I am primarily interested in how plants communicate with their pollinators and which floral signals or mechanisms are involved in such interactions. More specifically, I am always curious about the astonishing floral scent diversity found between flower sexes or among populations and their underlying scent biosynthetic pathways. In addition to my primary interests, I am now also addressing questions concerning how and why androdioecy evolves in plants.
Epigenetic regulation of sex expression and fitness in Fraxinus ornus
In recent years, much progress has been made in understanding the evolution of sexual dimorphisms in flowering plants. However, we are still lagging behind in attaining a clear overview about the genetic architecture and evolution of trait divergence between plant sexes. To understand these unresolved issues, I am focussing on the sexually dimorphic plant species, F. ornus. Although the species appears to be androdioecious, with males co-occurring with hermaphrodites, the observed 1:1 sex ratio points towards functional or cryptic dioecy in this species. To advance our knowledge of sexual dimorphism in F. ornus, I am using methyl-sensitive AFLP to analyze differential methylation patterns between male and female individuals of Fraxinus ornus.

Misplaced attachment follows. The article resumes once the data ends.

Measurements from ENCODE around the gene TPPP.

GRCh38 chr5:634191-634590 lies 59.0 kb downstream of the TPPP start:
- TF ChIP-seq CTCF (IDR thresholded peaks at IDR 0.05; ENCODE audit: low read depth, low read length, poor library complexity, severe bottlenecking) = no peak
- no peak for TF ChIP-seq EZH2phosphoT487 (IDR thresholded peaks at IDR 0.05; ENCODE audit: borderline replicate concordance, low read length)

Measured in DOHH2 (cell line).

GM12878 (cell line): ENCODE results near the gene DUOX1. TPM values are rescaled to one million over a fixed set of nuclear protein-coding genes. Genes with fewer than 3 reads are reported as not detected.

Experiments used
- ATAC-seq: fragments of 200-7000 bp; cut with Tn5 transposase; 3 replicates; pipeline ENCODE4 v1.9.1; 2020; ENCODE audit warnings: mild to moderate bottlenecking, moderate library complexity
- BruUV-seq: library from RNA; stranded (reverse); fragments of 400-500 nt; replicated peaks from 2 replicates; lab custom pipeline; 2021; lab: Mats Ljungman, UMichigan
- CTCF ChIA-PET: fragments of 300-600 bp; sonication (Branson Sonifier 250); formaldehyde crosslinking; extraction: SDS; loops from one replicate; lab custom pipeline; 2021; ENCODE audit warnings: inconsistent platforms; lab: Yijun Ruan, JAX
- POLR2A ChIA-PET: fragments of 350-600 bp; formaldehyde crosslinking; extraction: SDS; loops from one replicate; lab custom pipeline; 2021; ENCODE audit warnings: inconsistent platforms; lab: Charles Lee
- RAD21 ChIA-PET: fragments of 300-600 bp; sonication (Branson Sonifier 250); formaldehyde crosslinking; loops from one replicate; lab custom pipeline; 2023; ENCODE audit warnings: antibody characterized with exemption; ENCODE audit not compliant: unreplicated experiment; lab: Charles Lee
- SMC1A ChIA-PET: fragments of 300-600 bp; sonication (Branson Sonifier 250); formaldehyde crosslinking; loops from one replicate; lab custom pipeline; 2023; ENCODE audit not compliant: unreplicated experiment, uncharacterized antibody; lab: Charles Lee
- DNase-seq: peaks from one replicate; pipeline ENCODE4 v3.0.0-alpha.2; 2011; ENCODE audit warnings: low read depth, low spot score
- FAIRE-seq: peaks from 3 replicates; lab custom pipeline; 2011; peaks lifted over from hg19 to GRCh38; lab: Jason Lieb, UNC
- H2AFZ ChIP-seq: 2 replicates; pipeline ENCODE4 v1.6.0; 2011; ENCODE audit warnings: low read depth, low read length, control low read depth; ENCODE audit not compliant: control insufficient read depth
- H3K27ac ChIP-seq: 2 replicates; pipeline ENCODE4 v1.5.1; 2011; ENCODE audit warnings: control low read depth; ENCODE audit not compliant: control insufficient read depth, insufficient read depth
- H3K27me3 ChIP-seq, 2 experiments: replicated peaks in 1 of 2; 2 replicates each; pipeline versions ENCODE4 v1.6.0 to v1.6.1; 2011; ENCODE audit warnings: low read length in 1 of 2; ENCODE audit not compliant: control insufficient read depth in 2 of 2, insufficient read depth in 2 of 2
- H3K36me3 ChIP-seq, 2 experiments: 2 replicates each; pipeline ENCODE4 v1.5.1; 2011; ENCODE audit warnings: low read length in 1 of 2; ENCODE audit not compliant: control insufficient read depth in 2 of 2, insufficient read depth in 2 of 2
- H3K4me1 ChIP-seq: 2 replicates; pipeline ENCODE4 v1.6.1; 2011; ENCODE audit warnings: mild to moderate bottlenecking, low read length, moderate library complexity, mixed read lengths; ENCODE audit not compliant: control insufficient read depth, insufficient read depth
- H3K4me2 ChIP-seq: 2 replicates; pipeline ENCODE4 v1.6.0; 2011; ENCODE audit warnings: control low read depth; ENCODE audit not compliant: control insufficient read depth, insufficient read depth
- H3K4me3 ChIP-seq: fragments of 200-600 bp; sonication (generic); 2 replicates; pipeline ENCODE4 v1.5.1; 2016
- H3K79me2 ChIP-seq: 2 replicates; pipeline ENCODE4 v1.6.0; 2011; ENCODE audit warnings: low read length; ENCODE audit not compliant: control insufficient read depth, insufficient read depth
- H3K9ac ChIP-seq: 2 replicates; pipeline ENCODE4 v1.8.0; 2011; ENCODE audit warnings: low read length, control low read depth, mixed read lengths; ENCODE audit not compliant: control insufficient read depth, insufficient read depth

Sexual dimorphism in scent emission and its underlying genetics in Fraxinus ornus
Plants usually display sexual dimorphism in morphology, physiology, and their life-history traits. There are also few striking examples, where male and female flowers even differ in floral scent emission in order to influence pollinator visitations. Although a large body of investigations has established that scent is an important signal for ensuring the reproductive success, nothing is known to date about the floral scent emission, its involvement in sexual dimorphism, and the reproductive ecology of insect pollinated Fraxinus species. Interestingly, F. ornus is pollinated by both insects and wind, and floral scent probably plays a key role in the maintenance of entomophilous pollination system. I am using gas chromatography-mass spectrometry (GC-MS) to analyze the scent volatiles from European natural populations, and next-generation sequencing for the identification of scent-related floral transcripts.
During my PhD research at Zurich, I focused on Gymnadenia (Orchidaceae) and Silene (Caryophyllaceae) species. Both species release different types of volatile scent molecules in the large quantities and these volatile chemicals serve as a key trait for attracting different suits of pollinators. I functionally characterized several key fragrance-related genes and studied their evolutionary patterns. Surprisingly, only a few plant species have been explored for floral fragrance-based molecular studies. My doctoral thesis contributed to our understanding of the scent in two new plant systems and threw light on related pollinator-imposed selection.
Nov 2006-August 2011:
Doctor of Sciences ETH Zurich, Switzerland
Thesis title: Identification, characterization, and evolutionary patterns of floral fragrance genes in Gymnadenia and Silene species
Advisors: Prof. Alex Widmer and Prof. Florian Schiestl
Sep 2011- Sep2012:
Post-Doctoral Scientist, Institute of Systematic Botany, University of Zurich, Switzerland (Advisor: Prof. Florian Schiestl)
Oct 2012- Present:
Post-Doctoral Scientist, University of Lausanne, Switzerland (Advisor: Prof. John Pannell)